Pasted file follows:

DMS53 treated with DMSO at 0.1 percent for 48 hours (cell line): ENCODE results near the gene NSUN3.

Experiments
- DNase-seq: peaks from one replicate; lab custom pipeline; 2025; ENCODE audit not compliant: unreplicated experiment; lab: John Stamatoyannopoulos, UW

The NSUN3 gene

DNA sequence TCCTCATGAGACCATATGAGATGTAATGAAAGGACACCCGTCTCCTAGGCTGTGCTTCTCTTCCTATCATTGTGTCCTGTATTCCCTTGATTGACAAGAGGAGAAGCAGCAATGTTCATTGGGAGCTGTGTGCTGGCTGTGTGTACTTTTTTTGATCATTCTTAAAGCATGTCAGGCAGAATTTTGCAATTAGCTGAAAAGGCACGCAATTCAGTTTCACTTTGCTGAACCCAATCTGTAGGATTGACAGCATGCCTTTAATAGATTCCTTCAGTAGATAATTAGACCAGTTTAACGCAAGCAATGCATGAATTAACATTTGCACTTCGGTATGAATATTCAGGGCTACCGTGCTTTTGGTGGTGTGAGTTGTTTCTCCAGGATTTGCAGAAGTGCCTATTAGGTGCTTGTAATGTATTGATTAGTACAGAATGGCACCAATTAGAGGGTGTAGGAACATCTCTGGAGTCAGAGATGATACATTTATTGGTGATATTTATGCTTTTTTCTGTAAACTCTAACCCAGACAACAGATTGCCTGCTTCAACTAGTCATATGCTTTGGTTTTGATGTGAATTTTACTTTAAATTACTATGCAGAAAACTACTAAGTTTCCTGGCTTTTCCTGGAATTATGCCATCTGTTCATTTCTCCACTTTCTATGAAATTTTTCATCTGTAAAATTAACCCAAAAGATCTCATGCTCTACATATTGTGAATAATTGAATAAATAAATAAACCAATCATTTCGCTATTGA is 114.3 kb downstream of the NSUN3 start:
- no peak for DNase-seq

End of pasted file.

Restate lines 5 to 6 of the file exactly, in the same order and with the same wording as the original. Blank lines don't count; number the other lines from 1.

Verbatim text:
DNA sequence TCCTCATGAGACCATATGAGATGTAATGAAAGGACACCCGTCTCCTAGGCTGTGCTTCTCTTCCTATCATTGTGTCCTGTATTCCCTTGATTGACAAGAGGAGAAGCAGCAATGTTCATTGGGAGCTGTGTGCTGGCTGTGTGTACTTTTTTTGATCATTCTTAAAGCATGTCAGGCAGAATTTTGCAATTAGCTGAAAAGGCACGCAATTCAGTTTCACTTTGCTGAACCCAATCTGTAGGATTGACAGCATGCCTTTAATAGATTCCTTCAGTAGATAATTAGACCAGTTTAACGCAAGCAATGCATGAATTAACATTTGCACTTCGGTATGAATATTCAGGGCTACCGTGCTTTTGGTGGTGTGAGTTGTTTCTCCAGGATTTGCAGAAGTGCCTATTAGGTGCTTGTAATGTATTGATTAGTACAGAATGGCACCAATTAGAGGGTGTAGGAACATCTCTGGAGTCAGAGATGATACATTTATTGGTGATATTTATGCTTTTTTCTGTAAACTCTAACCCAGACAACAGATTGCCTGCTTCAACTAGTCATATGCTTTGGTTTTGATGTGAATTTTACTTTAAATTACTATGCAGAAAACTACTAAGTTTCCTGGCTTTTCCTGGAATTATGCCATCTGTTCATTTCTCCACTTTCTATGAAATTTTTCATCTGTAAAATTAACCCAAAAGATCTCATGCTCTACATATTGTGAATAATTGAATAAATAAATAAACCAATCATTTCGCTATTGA is 114.3 kb downstream of the NSUN3 start:
- no peak for DNase-seq